Tuesday, 12 August 2008

Cold Comfort

No wonder British people are depressed. Wouldn't you want to put your head down the toilet and flush it when it rains through August and you know after that it's just going to turn rainier and colder. In truth, the national malaise has nothing to do with credit, crunches or crises, it's about cumulonimbus praecipitao and its ubiquitous cousins.

There we all were in stringy dresses and micro-thin strappy here-comes-the-sun t-shirts expecting summer. We are Londoners. We are eternally optimistic and snatch hope from the ether. We are waiting for summer. We do not expect the city to morph into Barbados or the Bahamas or even Bognor Regis in its Victorian summer heyday. We are low maintenance sun worshippers. We don't need the full roast, not even a sub mark 2. Just a gentle low grill to take the edge off the omniprescent gloom. Instead we hunch into bitter winds that whip around bare shoulders and ankles and turn the hoped-for golden tan into goose bumps.

There was a moment last week as La Fille and I huddled together for warmth under a pushchair blanket (the only warm thing we could find) on the sofa wearing all the clothes we had with us to watch Monsters, Inc., (she won't watch it alone) when I seriously considered sparking the central heating. Central heating in August? How depressing is that?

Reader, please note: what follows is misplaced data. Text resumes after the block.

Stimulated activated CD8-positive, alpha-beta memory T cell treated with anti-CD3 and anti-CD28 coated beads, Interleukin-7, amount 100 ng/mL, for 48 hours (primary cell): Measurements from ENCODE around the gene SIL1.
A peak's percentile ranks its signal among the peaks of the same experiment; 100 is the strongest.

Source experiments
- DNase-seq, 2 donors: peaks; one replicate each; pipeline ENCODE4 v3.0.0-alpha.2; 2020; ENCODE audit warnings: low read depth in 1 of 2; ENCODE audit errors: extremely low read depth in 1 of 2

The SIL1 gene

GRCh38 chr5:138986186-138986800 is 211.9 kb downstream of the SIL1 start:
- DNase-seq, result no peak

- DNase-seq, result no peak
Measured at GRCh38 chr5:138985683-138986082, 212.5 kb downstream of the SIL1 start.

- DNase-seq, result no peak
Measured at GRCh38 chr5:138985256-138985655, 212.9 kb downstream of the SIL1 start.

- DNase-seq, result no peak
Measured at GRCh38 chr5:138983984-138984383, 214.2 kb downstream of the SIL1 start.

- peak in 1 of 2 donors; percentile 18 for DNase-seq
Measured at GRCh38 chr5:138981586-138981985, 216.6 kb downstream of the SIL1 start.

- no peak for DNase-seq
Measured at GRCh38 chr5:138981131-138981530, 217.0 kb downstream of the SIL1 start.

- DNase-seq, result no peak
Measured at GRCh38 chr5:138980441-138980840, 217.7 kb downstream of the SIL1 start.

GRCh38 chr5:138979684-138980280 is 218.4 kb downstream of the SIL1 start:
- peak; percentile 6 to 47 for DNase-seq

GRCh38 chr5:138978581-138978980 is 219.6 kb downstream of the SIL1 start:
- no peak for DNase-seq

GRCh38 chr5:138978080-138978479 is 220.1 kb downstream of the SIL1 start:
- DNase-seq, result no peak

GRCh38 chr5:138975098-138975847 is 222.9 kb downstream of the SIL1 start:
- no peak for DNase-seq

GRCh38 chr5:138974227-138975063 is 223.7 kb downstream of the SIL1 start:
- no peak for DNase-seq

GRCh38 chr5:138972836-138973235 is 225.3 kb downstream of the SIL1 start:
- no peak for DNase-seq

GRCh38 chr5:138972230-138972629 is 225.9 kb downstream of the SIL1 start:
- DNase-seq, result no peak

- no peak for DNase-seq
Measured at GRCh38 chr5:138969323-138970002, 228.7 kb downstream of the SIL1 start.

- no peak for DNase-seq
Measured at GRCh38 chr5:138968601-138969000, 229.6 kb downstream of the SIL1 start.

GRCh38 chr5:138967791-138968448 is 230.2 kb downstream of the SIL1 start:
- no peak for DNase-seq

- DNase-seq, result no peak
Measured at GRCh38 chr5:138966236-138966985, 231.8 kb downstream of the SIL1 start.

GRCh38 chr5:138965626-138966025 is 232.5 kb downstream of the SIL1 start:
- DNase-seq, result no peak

Forced to abandon the park and go stir crazy indoors, I bit my mother's head off every time she launched into a "the trouble with this country is..." conversation. "Don't believe all that milk-and-honey tosh about France," I said expounding at length my unpopular theory that there is a reason Great Britain is called what it is. The problem was that with every raindrop that wept hysterically down the window pane I was tempted to agree with her. It didn't help when the Frenchman called and described in detail the seven circles of sweaty hell he was enduring in Paris: "It was so hot last night I could hardly sleep," he said. As he moaned about the heat, I wished death by a thousand pointy icicles upon him.

A few days later he arrived in London put on his linen shorts and predicted optimistically that there would be a change in the 'meteo'. He opened the back door - left it open - and went out to smoke a filterless Gitane. Within ten minutes max his knees had turned a kind of glassy blue colour. He scuttled upstairs to find a pair of trousers. "So it is true what they say about summer in England," he said rhetorically, disappearing before I could think of a pithy reply.

I'm depressed and I don't even live here anymore.

4 comments:

Working mum said...

Billy Connolly says there's no such thing as bad weather, just the wrong clothing! I'm trying to cling to that thought as I drown in another English summer.

Ian Lidster said...

It does get depressing, doesn't it? Noel Coward reached the point in later life when he refused to spend another inclement season in London and moved to Jamaica. On the other hand, during the drought of 1976 I spent some of the hottest days in my life in London which at that time made visits to Rome or Honolulu seem coolish. May it get better for you.

Parisgirl said...

WorkingMum, love it. It's no better here in France I assure you.
Ian, thank you.

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